Tulip Planting in Spring


Spring bulbs like tulips are properly planted in fall because they need a period of cold before blooming. Sometimes, however, tulips plants are received as a gift or a mislaid bag of bulbs is found after the ground freezes in winter. Spring-planted tulips can survive; they may just need a year to gather nutrients and readjust their internal clocks.


The official Netherlands Tourism website concedes that tulips are natives of Central Asia, and didn't originate in Holland. They were brought to Europe by a Viennese biologist in the late 16th century and by the early 1600s, the flowers, called "tulips" after the Turkish name for turbans, had become widespread. The enterprising Dutch saw an opportunity in raising the bulbs, because their seaside country had such mild winter and summers.


Tulips grow from true bulbs. Bulbs are specialized roots that grow in ways that collect food after each season's bloom to provide nutrients for the next season. This ability is especially important for plants that bloom in early spring as they are emerging from dormancy. Planting tulip bulbs in the spring rushes a bulb's reproductive phase and may throw off its bloom and nutrient cycle for a year, according to North Carolina State University Extension.


The Royal Tulip Society of the Netherlands has established several categories for the thousands of varieties of tulips. Early tulips grow on stout stems and bloom with the last cold weather of winter, late single tulips are the tall tulips that bloom after most other types and 'Kaufmania' tulips are very small tulips used in rock gardens and borders. The 'Emperor' tulip is the largest tulip and 'Rembrandt' tulips are descendants of remarkable colorations caused by a mosaic virus. Hybrid types include 'Darwins,' 'Triumph,' 'Vindiflora,' fringed, parrots, doubles and lily-flowered. Late-flowering varieties are more likely to take spring planting in stride.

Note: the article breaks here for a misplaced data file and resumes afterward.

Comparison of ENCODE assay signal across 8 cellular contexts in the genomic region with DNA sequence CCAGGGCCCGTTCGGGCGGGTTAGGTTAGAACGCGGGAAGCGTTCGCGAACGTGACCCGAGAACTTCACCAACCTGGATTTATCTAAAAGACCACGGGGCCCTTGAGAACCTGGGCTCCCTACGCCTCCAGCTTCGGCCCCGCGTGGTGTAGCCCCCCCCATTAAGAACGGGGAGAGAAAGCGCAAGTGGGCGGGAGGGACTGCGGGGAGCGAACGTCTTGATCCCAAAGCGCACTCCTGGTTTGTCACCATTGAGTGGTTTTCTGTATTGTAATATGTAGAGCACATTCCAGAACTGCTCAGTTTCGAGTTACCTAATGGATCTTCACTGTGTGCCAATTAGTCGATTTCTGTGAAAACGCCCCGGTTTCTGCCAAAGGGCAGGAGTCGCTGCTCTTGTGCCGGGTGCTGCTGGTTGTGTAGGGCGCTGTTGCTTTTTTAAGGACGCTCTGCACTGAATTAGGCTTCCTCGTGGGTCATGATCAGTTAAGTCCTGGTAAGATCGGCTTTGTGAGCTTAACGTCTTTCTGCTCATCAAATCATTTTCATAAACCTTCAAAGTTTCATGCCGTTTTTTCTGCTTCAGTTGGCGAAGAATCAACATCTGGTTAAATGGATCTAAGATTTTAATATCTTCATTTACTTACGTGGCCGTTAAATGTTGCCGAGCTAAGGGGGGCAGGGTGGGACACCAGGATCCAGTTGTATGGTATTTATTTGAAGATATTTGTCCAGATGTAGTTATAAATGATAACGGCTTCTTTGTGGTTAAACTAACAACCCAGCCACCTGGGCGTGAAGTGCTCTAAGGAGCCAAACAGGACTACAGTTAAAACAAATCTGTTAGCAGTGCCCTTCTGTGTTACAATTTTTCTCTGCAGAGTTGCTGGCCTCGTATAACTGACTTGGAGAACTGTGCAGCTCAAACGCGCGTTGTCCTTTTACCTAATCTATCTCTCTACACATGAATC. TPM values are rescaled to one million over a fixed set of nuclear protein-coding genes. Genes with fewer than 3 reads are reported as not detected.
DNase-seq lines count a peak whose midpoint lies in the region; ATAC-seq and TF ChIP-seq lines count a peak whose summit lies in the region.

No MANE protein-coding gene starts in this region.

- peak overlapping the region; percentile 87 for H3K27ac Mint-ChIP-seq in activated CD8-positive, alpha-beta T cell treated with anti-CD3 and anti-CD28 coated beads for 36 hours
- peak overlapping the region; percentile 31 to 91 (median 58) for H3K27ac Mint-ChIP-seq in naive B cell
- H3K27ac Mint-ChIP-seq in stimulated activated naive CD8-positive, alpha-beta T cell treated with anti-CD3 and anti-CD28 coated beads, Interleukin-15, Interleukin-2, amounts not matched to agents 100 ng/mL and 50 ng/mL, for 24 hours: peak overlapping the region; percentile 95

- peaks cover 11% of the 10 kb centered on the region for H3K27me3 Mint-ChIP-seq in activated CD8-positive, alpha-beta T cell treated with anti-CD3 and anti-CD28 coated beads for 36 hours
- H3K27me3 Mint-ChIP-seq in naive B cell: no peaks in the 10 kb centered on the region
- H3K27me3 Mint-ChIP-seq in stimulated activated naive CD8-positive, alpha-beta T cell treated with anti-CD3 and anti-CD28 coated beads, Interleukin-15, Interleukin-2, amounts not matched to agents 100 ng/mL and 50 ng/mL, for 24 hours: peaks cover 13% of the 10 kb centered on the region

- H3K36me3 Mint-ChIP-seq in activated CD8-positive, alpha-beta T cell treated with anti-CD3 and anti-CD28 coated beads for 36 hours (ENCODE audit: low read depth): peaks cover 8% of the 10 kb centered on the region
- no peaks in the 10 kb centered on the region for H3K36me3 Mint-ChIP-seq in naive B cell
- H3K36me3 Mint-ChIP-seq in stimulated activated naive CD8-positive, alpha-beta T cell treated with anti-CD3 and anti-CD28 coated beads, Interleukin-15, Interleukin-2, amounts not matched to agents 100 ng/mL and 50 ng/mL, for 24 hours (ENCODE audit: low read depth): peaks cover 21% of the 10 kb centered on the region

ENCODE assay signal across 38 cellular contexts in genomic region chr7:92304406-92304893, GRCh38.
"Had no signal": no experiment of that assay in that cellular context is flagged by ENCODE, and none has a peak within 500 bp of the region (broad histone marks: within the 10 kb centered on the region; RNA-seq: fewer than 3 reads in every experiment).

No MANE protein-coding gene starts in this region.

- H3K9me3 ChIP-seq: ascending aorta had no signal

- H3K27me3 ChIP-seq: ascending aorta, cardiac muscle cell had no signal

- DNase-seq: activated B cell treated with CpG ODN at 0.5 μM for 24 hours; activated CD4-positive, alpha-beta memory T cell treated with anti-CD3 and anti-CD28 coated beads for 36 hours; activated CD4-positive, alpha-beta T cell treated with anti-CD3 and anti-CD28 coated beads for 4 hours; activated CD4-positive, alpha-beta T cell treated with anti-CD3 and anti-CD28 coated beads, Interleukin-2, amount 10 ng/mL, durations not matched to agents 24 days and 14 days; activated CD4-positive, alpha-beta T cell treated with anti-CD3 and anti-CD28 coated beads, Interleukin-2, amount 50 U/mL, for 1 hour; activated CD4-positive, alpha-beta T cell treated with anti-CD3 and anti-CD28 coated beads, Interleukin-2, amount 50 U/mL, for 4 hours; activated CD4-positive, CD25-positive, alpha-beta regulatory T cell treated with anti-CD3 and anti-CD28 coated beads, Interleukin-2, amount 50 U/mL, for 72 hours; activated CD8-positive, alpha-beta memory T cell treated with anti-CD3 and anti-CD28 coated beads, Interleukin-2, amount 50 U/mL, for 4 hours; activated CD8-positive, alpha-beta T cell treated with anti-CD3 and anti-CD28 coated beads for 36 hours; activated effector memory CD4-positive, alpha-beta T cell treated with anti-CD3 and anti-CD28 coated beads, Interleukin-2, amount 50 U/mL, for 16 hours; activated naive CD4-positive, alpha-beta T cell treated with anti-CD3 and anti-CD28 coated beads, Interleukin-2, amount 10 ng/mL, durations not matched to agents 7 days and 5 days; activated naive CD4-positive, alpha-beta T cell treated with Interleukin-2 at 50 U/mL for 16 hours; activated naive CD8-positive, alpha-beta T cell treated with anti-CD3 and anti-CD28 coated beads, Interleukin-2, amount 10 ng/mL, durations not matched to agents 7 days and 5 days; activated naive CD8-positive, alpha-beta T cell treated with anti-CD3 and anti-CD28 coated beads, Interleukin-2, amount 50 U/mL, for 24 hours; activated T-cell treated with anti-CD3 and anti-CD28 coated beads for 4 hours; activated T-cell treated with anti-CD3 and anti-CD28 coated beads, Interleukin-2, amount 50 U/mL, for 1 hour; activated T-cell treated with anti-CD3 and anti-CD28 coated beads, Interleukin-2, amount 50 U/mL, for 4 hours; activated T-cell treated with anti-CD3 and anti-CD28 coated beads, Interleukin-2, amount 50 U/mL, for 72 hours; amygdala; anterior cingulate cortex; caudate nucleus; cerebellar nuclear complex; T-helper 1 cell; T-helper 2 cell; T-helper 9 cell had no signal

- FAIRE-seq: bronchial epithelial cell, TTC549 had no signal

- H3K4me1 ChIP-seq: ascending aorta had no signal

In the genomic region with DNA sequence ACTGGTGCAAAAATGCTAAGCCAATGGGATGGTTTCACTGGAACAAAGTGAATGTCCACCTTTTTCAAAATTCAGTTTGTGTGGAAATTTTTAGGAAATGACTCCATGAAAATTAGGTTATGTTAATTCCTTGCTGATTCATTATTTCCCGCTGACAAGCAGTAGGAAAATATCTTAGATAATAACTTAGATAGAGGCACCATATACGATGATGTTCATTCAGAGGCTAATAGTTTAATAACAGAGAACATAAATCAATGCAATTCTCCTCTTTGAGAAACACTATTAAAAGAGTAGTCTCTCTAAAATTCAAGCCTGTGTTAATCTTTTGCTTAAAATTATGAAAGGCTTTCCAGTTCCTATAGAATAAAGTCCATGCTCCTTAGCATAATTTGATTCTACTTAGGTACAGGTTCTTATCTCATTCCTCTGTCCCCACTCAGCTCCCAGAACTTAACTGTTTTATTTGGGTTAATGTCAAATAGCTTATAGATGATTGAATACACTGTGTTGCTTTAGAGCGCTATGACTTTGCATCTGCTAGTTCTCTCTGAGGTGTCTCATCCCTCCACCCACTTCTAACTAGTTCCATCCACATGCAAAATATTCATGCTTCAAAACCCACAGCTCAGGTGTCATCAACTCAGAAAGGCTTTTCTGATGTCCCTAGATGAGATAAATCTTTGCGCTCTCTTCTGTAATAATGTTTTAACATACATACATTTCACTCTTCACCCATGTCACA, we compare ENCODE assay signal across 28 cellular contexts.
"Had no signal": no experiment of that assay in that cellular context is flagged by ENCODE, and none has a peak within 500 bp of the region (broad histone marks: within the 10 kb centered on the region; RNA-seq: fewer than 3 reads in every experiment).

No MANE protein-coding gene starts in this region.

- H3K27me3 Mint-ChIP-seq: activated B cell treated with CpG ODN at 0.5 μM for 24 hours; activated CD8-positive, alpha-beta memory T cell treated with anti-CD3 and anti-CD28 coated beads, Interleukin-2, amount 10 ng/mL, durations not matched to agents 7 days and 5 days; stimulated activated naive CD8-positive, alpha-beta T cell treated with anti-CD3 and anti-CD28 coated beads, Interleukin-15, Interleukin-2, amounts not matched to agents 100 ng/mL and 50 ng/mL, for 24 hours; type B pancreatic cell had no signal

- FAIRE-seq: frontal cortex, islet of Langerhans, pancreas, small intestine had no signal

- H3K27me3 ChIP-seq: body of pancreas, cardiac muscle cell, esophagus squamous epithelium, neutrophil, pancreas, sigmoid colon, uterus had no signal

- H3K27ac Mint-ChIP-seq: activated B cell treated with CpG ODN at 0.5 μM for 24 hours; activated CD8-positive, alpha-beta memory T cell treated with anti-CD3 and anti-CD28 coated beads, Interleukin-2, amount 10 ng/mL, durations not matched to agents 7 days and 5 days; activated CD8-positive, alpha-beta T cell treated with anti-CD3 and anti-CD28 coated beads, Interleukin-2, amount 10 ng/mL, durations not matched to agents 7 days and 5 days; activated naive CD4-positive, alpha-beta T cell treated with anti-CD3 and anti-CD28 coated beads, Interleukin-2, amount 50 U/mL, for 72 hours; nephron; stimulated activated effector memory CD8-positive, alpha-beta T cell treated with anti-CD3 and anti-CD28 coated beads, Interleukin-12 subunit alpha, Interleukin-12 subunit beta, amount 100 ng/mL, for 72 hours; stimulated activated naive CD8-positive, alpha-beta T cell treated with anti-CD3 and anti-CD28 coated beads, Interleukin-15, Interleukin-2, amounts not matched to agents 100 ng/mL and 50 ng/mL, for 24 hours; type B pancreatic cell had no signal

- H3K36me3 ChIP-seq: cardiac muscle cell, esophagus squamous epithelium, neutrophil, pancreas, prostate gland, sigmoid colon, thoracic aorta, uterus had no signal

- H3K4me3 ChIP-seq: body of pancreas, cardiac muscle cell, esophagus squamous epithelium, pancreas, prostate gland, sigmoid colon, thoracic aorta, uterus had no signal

Choosing Tulips

Before planting any tulip, make sure that it is hardy in your area. Early types are generally cold-hardy but if summers are hot, the bulbs may die. Spring-planting these bulbs will produce no plants that spring; planting tulips that are not cold-hardy in your area will produce the same result. Allow gift tulips received over the winter or early spring to die and dry out then examine the bulbs to make sure they are healthy before attempting to re-plant them.


Plant tulips as early as possible or store bulbs in moist peat moss in the refrigerator; hardy tulips should be planted whenever the ground becomes workable. Although tulips tolerate some shade, spring-plant bulbs in full sun to give tulip plants more light to catch up to their growth cycle, according to plant retailers American Meadows. Plant bulbs as you would in the fall but add a handful of bone meal or bulb fertilizer to the soil below the bulb to encourage root development before hot weather begins. Store late spring gift tulip bulbs in the refrigerator for fall planting.

Keywords: spring tulip planting, spring bulbs, growing tulips

About this Author

Chicago native Laura Reynolds has been writing for 40 years. She attended American University (D.C.), Northern Illinois University and University of Illinois Chicago and has a B.S. in communications (theater). Originally a secondary school communications and history teacher, she's written one book and edited several others. She has 30 years of experience as a local official, including service as a municipal judge.